In Depth: Protecting Staging Sites!

[InDepth#23] Staging sites usually contain buggy code, debugging tools, and lower security than production, while also being a gateway into your environment and sometimes even contain customer data...

In Depth: Protecting Staging Sites!

Staging environments are an incredibly important part of the development lifecycle. Developers write their code and push it onto staging so it can be tested in a production-like environment, either by themselves or other members of the team, or even clients.

Note: I’ll be using the term “staging” throughout this article, but I’m talking about any non-production environment. There are many common names: QA, Testing, Staging, etc.

If you work in an office or over a VPN, you may keep your staging site within your internal network, but it’s incredibly common for staging sites to be online and world-accessible. It’s also common for them to be found at domains like or, just waiting to be found (and attacked).

It’s easy to consider staging sites as low-risk and not worry about them being attacked, either because you think no one will bother attacking them, or because you think they don’t contain any sensitive production data. However, that’s a very dangerous assumption to make… Staging is a gateway into your application, a direct line to your developers, a potential data leak waiting to happen, and sometimes even a pivot point into your production environment!

Let’s dive deeper into the two main questions:

  1. Why is staging so vulnerable?
  2. How can we protect staging?

Before we begin, it’s worth pointing out that staging sites can come in all shapes and sizes. Your staging might be massive and require code approach to deploy, or maybe it automatically updates every time you push to main and hosts a trivial application. As such, some of the risks and recommendations may not exactly match your environment - that’s ok. If you’re unsure how to apply things, jump in the comments or email me and we can start a discussion.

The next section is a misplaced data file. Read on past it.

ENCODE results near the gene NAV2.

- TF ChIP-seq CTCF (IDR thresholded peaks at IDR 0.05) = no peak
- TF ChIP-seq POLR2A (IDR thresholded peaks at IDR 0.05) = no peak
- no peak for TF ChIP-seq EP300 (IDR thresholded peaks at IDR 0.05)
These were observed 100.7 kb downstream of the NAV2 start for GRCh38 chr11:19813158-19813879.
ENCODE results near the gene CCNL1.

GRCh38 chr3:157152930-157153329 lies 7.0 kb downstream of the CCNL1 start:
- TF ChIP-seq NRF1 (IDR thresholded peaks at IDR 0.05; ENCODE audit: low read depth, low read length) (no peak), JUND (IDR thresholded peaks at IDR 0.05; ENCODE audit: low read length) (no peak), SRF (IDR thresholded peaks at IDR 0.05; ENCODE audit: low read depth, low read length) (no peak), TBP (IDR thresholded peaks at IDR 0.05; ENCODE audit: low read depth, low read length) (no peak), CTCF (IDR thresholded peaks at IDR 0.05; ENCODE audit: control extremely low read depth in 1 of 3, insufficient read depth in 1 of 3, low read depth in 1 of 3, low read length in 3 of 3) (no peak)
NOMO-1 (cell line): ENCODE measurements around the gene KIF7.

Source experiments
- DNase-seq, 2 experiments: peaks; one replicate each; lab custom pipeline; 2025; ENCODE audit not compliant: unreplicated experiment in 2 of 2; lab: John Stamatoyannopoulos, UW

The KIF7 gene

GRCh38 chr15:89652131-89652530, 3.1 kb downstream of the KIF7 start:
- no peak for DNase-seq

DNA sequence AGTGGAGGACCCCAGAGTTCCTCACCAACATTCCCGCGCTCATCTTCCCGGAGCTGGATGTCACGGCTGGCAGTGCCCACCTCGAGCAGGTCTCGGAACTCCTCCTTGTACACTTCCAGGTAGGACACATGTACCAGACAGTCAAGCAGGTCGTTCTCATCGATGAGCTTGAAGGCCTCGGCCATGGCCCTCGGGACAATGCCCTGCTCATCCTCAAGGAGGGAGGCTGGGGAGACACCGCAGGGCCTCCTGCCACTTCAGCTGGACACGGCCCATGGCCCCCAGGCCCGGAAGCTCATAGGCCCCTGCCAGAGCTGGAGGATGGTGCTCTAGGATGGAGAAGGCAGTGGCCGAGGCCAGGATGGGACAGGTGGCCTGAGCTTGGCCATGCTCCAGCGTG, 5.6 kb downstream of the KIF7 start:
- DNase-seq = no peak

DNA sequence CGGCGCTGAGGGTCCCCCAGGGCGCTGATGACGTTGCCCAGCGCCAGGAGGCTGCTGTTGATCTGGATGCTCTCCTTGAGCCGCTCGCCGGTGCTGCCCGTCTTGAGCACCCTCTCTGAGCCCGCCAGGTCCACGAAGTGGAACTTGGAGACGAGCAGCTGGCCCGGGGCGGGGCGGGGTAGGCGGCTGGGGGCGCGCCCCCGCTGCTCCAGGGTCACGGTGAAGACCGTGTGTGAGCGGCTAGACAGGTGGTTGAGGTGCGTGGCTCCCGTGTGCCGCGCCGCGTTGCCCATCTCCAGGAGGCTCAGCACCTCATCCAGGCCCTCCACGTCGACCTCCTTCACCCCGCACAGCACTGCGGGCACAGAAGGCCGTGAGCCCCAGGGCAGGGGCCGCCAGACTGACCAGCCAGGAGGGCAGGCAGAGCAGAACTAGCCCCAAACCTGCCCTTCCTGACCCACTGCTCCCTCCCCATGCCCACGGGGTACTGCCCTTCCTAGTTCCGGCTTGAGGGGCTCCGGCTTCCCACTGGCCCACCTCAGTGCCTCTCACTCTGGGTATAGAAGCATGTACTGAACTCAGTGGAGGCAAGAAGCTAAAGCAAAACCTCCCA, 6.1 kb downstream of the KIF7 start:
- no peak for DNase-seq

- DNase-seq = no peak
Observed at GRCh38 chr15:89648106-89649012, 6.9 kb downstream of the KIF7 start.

Why Is Staging So Vulnerable?

Buggy and/or Untested Code

Staging is where we deploy our untested or unreviewed code to be tested before being deployed to production. We generally don’t require full PR approval to get on staging, but rather push up quickly to “see it in action” and test against our staging data and send it over to other team members to check.

This means that staging, by it’s very nature, will have more vulnerabilities and weaknesses than production - which will make them much easier to find and exploit. Staging is also known to contain abandoned and incomplete features, both of which can introduce vulnerabilities that would never hit production.

Shared Primary Domain

It’s very tempting to set up your staging sites with friendly subdomains on your primary domain, such as alongside It feels nice to have it all under the primary domain, however there are a few problems with this approach: